Eli Lilly and Co. has reached a global settlement in hundreds of federal lawsuits over its testosterone replacement therapy drug Axiron, according to federal court records.
Details of the settlement had not been released as of Jan. 4, 2018.
The company was named in more than 400 lawsuits that are part of multidistrict litigation being managed in U.S. District Court in Chicago. Multidistrict litigation is a means by which federal courts manage large numbers of similar lawsuits filed around the country. A single judge decides all pretrial issues and presides over the initial trials.
The lawsuits against Eli Lilly are among more than 6,000 federal lawsuits against various manufacturers of testosterone replacement therapy drugs. Patients filing these lawsuits claim they suffered cardiac problems and strokes as a result of taking the drugs.
Two cases involving Eli Lilly had been slated for trials on Jan. 29, 2018, and March 5, 2018. U.S. District Judge Matthew Kennelly issued an order on Dec. 21, 2017, vacating those trials and directing that all proceedings involving Eli Lilly be halted for 45 days to give the parties time to finalize a master settlement agreement.
In a separate development in state court in Philadelphia, Auxilium Pharmaceuticals settled a lawsuit by a man who claimed that company’s testosterone replacement drug, Testim, caused his stroke.
Robert Hoehl’s lawsuit would have been the lead case in a mass tort in Philadelphia, but a judge in that city denied requests by both the plaintiff and the defendant to designate cases there for mass litigation. Mass litigation is Pennsylvania state court’s equivalent to federal multidistrict litigation.
In the meantime, 17 more testosterone-replacement-drug lawsuits have been scheduled for trial in Common Pleas Court in Philadelphia starting in June.
The parties settled Hoehl’s lawsuit, according to a Jan. 2, 2018, docket entry in Philadelphia Court of Common Pleas. Details of the settlement were not disclosed.
Endo International owns Auxilium. The Hoehl case settlement comes on the heels of a win for the company in another Testim case — this one in Chicago federal court. Jurors on Nov. 16, 2017, ruled that Testim was not responsible for a heart attack suffered by a Steve Holtsclaw of Hampton, Tenn.
Two previous federal juries sitting in Chicago ordered another manufacturer, AbbVie Inc., to pay awards of $150 million and $140 million to men who claimed the drug AndroGel caused their heart problems.
A federal judge in December threw out the $150 million verdict and ordered a new trial. The judge found that verdict for plaintiff Jesse Mitchell inconsistent because jurors ordered no compensatory damages, but a large punitive award.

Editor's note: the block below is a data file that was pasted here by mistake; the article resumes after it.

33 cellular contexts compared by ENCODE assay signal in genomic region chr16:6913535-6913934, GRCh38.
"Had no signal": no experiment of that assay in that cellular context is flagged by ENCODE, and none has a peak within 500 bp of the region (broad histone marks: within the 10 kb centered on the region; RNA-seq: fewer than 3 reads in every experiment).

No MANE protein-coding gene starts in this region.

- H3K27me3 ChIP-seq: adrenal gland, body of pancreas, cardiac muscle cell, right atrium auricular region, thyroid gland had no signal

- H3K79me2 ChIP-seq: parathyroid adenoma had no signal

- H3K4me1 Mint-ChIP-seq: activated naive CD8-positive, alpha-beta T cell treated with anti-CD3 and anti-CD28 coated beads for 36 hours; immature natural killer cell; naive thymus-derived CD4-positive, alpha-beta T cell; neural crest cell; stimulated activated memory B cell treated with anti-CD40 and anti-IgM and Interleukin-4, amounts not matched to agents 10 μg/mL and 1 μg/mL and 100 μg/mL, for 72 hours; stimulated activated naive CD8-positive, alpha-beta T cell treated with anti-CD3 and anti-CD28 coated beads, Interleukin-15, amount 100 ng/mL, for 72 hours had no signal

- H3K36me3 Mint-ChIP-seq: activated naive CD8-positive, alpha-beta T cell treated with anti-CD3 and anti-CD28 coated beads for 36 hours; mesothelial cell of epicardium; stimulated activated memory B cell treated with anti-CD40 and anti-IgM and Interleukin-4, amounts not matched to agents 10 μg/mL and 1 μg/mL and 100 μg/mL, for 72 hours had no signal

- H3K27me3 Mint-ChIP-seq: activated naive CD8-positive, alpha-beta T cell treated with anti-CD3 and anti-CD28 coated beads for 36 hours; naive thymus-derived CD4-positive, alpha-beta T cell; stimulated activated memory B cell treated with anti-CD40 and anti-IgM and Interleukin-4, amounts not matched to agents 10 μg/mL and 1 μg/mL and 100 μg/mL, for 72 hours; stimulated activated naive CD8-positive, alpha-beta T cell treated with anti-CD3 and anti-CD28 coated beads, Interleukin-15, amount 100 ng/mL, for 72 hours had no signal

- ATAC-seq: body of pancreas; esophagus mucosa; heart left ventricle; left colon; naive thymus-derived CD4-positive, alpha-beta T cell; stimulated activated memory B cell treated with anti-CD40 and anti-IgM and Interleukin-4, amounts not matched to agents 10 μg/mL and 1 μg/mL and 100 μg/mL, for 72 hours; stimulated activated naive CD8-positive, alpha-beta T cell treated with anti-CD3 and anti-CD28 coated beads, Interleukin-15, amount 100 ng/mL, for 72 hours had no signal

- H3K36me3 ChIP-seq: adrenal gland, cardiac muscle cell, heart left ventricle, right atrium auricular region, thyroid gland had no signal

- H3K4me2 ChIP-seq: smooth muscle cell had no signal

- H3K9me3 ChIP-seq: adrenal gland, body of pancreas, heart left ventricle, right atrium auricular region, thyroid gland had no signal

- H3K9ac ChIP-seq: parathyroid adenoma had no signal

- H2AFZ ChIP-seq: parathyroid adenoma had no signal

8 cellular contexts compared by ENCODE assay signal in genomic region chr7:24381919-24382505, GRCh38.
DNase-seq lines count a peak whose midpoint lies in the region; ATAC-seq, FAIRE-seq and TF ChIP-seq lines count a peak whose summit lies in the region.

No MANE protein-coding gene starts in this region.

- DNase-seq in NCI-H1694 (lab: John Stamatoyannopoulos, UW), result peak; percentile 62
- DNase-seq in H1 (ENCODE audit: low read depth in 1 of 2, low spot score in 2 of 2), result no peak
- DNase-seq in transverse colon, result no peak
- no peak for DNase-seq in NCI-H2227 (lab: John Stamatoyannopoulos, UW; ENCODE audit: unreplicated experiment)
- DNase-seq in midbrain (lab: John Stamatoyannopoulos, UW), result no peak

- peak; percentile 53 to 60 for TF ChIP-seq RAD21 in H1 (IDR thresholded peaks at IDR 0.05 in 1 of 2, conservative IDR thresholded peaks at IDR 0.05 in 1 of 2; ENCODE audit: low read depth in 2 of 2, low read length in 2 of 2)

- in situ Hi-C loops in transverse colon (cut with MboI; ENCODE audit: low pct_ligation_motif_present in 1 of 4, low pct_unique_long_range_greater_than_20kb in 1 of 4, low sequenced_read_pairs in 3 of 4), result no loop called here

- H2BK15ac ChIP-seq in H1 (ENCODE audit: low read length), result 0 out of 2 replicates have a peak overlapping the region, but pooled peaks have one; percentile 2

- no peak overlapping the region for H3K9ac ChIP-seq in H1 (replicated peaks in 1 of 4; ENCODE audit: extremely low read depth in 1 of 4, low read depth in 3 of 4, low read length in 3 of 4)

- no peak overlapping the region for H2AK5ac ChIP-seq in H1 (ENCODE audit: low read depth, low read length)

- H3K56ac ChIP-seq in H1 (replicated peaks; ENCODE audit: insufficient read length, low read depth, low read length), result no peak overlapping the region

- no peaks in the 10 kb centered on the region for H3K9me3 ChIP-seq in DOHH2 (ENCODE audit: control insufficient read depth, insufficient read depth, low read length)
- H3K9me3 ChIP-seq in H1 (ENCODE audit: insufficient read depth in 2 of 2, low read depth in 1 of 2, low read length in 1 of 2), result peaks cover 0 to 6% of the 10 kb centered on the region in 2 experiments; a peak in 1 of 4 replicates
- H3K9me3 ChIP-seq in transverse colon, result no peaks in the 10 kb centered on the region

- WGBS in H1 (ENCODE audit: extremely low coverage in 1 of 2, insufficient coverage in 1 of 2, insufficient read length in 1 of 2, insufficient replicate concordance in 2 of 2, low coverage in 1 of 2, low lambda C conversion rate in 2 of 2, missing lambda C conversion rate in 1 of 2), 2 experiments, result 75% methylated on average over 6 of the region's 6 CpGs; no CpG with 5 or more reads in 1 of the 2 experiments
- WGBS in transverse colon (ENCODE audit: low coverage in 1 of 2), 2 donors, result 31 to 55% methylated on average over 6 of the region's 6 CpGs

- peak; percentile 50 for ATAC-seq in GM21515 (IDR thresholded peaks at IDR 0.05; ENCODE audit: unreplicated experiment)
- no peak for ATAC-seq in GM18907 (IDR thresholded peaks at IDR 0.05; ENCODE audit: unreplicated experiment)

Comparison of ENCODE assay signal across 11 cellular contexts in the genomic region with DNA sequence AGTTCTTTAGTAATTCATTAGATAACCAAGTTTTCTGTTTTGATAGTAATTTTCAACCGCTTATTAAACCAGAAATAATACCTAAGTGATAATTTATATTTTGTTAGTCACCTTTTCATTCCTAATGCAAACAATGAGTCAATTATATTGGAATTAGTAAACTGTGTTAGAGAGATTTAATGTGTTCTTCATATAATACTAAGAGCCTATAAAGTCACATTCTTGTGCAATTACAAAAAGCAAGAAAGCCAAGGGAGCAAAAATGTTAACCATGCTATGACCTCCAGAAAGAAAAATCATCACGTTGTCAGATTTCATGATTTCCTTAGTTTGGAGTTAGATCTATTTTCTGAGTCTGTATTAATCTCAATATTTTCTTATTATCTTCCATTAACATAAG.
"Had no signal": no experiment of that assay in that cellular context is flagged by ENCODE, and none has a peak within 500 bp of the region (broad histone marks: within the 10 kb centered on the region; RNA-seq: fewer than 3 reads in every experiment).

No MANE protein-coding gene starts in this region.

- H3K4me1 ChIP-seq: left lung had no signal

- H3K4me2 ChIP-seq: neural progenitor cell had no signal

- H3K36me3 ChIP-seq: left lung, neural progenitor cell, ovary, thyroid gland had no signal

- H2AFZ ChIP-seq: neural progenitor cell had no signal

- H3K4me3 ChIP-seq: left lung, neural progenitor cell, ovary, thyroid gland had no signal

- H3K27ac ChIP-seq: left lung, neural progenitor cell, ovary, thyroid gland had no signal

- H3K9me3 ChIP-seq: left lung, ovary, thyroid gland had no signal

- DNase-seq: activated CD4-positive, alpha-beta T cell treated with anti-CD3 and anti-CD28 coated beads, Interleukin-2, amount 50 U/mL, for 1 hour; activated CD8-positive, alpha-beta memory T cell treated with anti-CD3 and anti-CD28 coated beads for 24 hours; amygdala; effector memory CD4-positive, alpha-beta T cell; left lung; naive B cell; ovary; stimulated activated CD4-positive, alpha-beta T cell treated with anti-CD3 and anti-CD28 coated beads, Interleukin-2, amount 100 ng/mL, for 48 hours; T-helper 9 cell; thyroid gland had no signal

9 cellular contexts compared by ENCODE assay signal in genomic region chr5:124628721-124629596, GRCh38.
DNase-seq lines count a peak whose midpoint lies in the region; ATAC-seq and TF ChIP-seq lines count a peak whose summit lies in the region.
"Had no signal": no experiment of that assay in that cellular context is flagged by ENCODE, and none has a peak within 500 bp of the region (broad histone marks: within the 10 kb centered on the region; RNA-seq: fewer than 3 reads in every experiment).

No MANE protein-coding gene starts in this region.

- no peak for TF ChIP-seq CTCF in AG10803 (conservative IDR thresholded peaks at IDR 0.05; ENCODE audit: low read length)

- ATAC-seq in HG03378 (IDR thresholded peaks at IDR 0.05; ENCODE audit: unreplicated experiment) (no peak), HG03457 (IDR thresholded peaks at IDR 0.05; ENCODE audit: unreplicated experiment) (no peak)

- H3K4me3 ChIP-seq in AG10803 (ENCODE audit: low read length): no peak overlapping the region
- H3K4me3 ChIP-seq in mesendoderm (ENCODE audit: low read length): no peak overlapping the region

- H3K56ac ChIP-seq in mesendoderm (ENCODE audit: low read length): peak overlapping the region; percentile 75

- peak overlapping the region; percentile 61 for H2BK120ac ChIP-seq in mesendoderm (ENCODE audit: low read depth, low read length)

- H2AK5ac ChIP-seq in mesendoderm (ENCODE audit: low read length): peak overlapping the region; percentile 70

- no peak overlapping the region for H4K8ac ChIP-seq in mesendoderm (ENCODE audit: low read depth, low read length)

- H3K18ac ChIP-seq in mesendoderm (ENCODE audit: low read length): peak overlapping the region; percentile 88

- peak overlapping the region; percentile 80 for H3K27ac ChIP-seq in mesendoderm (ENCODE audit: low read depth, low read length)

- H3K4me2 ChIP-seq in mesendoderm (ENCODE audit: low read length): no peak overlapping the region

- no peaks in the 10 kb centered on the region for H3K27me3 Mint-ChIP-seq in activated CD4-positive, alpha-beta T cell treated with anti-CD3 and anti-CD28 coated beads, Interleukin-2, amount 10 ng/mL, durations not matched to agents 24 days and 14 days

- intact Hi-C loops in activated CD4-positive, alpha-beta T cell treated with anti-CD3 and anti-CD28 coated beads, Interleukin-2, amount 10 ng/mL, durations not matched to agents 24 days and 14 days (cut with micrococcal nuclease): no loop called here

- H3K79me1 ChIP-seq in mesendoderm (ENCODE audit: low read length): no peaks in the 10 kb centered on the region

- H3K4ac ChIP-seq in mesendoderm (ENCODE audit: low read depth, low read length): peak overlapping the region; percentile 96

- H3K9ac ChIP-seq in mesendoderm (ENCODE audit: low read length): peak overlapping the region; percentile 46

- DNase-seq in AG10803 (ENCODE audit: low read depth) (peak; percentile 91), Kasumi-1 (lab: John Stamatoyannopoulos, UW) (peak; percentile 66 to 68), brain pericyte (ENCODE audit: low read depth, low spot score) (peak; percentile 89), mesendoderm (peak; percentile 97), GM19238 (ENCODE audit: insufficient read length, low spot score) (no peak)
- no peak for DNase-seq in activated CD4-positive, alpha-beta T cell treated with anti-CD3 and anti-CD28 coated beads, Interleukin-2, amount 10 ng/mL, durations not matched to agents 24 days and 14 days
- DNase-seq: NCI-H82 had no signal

Compensatory damages are designed to compensate injured parties for their expenses, as well as pain and suffering and lost wages. Punitive damages are intended to punish the defendant – in this case the drug manufacturer – for its conduct. Punitive damages generally are not awarded if the person who filed the lawsuit was not injured by that conduct.
Like other lawsuits involving testosterone replacement therapy drugs, Hoehl’s lawsuit accused the manufacturer of deceptive marketing and inadequate warnings about the drug’s dangerous side effects.
Hoehl, of Anniston, Alabama, suffered a stroke in July 2012, nine months after he started taking Testim, according to a news release from Ross Feller Casey, the law firm representing Hoehl.
Lawsuits generally accuse makers of testosterone replacement therapy of pushing the products for a made-up condition called Low-T, or Low Testosterone. In reality, the supposed symptoms of Low T, such as fatigue, are the natural effects of aging, the lawsuits allege. The FDA approved testosterone products only for treating a specific condition called hypogonadism, which involves severely lowered testosterone levels.
Drugwatch.com writers follow rigorous sourcing guidelines and cite only trustworthy sources of information, including peer-reviewed journals, court records, academic organizations, highly regarded nonprofit organizations, government reports and interviews with qualified experts. Review our editorial policy to learn more about our process for producing accurate, current and balanced content.
Calling this number connects you with one of Drugwatch's trusted legal partners. A law firm representative will review your case for free.
Drugwatch's sponsors support the organization’s mission to keep people safe from dangerous drugs and medical devices. For more information, visit our sponsors page.(844) 277-7079